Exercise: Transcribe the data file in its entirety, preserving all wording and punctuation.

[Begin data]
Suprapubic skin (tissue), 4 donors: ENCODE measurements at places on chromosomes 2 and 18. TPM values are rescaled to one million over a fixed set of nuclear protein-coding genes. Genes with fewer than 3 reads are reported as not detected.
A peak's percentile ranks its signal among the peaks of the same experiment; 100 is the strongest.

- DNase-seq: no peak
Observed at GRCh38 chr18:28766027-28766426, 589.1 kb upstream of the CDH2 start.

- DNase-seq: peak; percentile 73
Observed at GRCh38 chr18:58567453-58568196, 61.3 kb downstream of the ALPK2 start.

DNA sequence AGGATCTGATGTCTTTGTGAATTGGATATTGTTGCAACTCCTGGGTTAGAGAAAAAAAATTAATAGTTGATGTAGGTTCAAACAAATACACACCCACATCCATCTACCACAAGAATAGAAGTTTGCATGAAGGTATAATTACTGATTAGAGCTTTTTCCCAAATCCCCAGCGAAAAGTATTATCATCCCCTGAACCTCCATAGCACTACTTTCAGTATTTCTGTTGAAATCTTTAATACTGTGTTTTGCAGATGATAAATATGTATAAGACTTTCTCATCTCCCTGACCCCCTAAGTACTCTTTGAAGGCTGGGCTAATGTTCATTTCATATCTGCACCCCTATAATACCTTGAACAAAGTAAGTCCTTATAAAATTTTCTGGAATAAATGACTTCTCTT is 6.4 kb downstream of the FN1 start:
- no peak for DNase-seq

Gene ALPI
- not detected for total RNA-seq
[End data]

Suprapubic skin (tissue), 4 donors: ENCODE measurements at places on chromosomes 2 and 18. TPM values are rescaled to one million over a fixed set of nuclear protein-coding genes. Genes with fewer than 3 reads are reported as not detected.
A peak's percentile ranks its signal among the peaks of the same experiment; 100 is the strongest.

- DNase-seq: no peak
Observed at GRCh38 chr18:28766027-28766426, 589.1 kb upstream of the CDH2 start.

- DNase-seq: peak; percentile 73
Observed at GRCh38 chr18:58567453-58568196, 61.3 kb downstream of the ALPK2 start.

DNA sequence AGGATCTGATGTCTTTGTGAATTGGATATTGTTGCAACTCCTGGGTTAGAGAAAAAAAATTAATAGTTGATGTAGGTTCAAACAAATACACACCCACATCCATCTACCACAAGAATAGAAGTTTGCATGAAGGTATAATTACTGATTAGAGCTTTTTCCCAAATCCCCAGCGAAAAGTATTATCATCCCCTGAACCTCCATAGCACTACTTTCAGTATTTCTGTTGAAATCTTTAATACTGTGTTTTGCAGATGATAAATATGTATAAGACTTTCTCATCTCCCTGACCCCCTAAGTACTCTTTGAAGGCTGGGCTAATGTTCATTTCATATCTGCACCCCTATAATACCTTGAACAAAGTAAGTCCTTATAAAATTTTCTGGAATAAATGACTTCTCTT is 6.4 kb downstream of the FN1 start:
- no peak for DNase-seq

Gene ALPI
- not detected for total RNA-seq